Protoplasmic Structure Theories See Life Theories Of


PROTOTYPE THEORY. The prototype theory of concepts and concept formation was developed by the American psychologist Eleanor Rosch/Heider (1938- ) in 1973, challenging the classical componential theory (also called definitional theory and feature-list theory) of the Greek philosophers Plato and Aristotle who maintained that concepts are stored in the mind as logical lists of sufficient and necessary conditions defining membership ("defining properties") of a given category. Prototype theory rejects this older notion that every concept has a defining attribute or essence that determines its identity, and suggests that most everyday concepts have a graded internal structure that is characterized by a "prototype" (i.e., a "reference point" or an "optimal example") at their core and "fuzzy boundaries" (i.e., loose lines of differentiation between positive and negative instances) at their periphery. In a manner suggestive of the Austrian-born British philosopher Ludwig Wittgenstein (1889-1951) - who proposed, in one case, that although a rope consists of many strands, no single strand runs the entire length of the rope - Rosch notes that concept-defining attributes do not need to be shared by all instances of a given concept. Rather, all members of a mental category may be shown to have a "family resemblance" to each other, and such resemblance may be recognized perceptually instead of being defined logically (e.g., not all "cups" have handles or are used for the purpose of drinking).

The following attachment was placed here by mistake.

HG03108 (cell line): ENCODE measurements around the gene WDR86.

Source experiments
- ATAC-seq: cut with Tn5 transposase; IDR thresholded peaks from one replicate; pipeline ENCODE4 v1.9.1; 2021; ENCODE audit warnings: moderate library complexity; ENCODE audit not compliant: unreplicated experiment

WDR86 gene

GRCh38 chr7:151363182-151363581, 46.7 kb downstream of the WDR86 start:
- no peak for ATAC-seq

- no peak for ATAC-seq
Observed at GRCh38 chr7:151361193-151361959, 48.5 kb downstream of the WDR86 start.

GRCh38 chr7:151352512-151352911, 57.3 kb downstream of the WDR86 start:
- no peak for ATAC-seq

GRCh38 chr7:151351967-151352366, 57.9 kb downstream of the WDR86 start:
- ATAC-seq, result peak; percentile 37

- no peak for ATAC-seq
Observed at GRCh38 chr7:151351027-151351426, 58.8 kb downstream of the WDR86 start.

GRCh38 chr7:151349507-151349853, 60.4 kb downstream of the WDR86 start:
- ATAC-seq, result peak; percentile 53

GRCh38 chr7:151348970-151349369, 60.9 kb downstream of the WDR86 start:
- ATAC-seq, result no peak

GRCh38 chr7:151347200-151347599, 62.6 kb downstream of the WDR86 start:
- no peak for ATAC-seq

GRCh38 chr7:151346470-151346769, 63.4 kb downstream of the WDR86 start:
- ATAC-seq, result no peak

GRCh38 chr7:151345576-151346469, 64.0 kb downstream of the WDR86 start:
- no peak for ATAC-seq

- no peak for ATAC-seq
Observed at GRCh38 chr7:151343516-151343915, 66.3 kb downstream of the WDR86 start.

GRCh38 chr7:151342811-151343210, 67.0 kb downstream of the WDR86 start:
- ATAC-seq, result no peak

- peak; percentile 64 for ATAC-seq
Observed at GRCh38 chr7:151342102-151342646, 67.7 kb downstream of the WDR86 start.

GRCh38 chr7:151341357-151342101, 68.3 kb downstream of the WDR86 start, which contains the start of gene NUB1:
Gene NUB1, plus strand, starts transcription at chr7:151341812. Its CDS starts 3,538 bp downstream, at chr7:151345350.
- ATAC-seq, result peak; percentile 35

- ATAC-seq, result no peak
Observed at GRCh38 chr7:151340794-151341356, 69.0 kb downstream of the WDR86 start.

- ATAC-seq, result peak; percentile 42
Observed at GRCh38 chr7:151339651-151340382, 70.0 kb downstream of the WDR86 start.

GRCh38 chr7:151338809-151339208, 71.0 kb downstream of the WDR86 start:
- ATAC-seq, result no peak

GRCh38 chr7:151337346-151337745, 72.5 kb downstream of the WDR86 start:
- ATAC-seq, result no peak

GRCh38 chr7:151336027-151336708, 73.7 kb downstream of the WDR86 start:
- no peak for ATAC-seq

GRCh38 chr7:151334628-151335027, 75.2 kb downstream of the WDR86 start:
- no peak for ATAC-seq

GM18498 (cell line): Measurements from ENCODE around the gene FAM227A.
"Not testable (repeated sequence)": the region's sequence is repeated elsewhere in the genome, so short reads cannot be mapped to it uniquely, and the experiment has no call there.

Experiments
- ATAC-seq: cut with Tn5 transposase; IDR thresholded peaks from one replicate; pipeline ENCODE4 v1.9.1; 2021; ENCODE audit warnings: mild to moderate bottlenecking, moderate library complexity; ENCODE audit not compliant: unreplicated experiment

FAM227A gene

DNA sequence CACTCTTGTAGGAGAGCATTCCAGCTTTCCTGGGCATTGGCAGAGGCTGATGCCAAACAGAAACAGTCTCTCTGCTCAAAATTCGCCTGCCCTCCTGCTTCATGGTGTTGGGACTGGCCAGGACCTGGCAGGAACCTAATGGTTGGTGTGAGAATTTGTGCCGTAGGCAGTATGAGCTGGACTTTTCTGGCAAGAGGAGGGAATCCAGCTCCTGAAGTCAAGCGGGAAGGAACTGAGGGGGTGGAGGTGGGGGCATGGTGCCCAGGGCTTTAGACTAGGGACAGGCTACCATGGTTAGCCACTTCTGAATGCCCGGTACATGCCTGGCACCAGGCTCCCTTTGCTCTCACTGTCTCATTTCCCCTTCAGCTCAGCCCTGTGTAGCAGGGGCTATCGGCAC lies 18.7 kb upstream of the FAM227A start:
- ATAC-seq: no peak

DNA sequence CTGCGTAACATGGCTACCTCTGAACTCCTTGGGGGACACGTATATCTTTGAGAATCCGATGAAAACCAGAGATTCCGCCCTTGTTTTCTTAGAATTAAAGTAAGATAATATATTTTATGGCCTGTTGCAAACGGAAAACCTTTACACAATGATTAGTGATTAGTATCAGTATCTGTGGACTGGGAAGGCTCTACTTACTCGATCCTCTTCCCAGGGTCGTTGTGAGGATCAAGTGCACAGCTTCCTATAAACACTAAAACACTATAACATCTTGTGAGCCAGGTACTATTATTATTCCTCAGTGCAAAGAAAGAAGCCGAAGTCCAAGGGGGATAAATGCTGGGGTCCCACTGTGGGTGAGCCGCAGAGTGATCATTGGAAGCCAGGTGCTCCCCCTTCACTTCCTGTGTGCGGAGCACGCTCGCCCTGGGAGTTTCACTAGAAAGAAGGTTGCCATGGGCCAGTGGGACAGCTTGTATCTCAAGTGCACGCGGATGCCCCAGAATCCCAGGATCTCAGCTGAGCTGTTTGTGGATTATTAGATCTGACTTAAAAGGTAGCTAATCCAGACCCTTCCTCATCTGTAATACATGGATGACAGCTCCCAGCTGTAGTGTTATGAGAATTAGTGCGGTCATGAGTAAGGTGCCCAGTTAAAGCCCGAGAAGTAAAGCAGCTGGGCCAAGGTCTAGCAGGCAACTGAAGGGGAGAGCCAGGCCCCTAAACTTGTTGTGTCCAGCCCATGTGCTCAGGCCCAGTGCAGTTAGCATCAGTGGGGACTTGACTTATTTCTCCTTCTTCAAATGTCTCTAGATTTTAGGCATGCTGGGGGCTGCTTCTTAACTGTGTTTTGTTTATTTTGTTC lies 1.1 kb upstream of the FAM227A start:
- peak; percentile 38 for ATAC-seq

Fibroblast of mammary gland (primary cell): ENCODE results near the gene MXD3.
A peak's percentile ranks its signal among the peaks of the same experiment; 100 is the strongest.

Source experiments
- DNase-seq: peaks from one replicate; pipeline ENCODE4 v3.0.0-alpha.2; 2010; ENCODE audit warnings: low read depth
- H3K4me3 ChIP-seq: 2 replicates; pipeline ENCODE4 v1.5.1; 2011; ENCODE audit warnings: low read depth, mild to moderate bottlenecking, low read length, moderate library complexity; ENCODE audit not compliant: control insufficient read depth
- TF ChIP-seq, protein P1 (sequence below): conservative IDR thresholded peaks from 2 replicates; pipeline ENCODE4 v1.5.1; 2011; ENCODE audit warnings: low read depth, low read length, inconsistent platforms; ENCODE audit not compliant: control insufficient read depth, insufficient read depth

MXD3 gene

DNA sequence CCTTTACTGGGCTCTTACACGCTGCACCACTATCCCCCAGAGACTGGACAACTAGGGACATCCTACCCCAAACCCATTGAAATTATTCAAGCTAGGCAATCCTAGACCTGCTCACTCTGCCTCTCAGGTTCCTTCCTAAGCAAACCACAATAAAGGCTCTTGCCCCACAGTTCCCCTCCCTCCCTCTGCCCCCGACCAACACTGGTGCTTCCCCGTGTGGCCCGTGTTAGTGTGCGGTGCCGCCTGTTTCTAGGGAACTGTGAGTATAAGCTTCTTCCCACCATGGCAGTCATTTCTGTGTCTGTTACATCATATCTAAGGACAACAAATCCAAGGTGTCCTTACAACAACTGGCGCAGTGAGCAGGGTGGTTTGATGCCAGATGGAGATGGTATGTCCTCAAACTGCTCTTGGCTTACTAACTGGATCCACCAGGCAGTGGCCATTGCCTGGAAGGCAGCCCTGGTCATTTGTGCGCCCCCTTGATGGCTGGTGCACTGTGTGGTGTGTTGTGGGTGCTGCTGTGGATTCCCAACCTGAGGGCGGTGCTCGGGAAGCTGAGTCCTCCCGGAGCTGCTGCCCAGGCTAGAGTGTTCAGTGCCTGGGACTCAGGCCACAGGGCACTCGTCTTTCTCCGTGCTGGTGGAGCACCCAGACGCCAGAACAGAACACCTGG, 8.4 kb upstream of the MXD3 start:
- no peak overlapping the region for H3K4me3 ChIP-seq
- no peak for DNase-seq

Prototype theory indicates that the meaning of many everyday concepts, or "natural categories," is derived not from their defining characteristics but from the features that describe their most typical member. Thus, a prototype is the member of a category that shares a maximum of attributes with other members and a minimum of attributes with members of different categories. The theory suggests that people decide whether or not an item/object belongs to a specific category by comparing the item with the prototype of that category. According to this approach, an item/object will be classified as an instance of a category if it is "similar" to the prototypical member of that category, but some researchers question how "similarity" is assessed. Prototype theory is somewhat vague on this issue (as well as on the issue of the degree to which our conceptual structures are culture-bound), and some investigators suggest that one use several "exemplars," rather than a single prototype, to establish "similarity." However, the value of prototype theory resides in its attempts to explain how people can form concepts of groups that consist of rather loosely-structured items or objects. See also CONCEPT LEARNING AND CONCEPT FORMATION, THEORIES OF; FUZ-ZY SET THEORY.

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